Most people get too much fluoride from their drinking water, all foods made with water such as breads and beverages, all restaurant food and much more. Fluorides also have been found in groundwater supplies and food crops. Adding more of it is not helpful and can cause allergic reactions and other problems.

Similarly, I suggest avoiding all fluoride in toothpastes, mouthwashes and drinking water. This controversial topic is discussed in greater detail in an article found at

Osteoporosis and your mouth

Many people do not realize that bone density tests are not always accurate. The reason that minerals, like lead and fluoride, are not as strong as calcium and phosphorus, but appear on x-rays at the same density as, or even denser than calcium.

This means that your bones look good on an x-ray, when in actuality, they are not that strong. This increases the risk of fractures when one has a fall or exercises strenuously.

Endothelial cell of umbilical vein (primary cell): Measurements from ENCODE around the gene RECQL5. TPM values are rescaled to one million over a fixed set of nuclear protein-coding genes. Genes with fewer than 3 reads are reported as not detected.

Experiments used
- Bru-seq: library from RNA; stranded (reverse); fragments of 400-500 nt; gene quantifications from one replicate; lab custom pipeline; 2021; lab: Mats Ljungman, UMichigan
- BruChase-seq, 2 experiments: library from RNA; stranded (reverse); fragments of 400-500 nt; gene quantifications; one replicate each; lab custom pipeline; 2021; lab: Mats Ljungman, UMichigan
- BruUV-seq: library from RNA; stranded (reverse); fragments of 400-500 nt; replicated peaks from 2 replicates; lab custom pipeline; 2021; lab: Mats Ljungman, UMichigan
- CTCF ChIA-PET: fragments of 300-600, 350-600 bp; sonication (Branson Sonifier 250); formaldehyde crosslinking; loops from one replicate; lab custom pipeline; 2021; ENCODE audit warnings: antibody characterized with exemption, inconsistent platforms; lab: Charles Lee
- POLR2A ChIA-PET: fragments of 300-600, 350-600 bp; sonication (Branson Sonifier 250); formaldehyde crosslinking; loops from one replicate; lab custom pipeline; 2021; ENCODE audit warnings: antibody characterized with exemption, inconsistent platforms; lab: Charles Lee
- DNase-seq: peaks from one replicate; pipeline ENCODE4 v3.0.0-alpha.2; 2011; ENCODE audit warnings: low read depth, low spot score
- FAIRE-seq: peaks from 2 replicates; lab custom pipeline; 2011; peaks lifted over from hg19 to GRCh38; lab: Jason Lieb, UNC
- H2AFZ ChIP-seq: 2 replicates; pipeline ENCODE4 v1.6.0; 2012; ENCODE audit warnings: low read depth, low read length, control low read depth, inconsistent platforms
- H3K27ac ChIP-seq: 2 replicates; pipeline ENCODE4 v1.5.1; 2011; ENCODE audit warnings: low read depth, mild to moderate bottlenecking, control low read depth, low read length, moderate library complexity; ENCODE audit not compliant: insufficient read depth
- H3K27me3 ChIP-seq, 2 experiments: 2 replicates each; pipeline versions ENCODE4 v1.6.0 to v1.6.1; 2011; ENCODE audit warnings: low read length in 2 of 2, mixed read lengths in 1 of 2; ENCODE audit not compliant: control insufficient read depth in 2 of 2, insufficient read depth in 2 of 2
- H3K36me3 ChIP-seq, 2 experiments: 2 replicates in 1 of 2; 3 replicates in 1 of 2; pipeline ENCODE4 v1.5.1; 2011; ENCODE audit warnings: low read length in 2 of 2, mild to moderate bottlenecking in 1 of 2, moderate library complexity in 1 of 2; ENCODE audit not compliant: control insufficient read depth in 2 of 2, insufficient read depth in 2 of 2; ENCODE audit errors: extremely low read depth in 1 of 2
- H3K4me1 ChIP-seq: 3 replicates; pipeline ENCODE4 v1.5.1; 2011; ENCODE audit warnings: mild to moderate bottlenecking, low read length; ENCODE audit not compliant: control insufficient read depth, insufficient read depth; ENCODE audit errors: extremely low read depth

Often, osteoporosis is first recognizable in the mouth by erosion of the alveolar bone. This is the part of the jawbone that supports the teeth. Erosion of the bone commonly occurs, especially in older people. One of my clients re-grew two millimeters of jawbone when she followed a nutritional balancing program. Her dentist was shocked, as this rarely happens.

Use of cortisone or other steroids also can weaken the bones and cause osteoporosis. A woman in her mid-40s recently broke a rib in a gentle exercise class. It turned out that she had been using an over-the-counter nasal spray that contained a cortisone derivative. She also had to undergo cataract surgery because the steroids had damaged the lenses of her eyes.

Mercury amalgam fillings

The standard material used to fill cavities for the past century-and-a-half is primarily a mixture of mercury and copper, along with some silver, cadmium and other metals. The compound is called an amalgam. It is similar to an alloy except that it is made at a low temperature, so the metals separate out after a number of years. Unfortunately, in the U.S. alone, some 50 million amalgams are placed into the teeth of dental patients each year.

Mercury amalgam fillings cause a continuous, slow release of mercury directly into the mouth, where it often vaporizes and goes directly to the brain.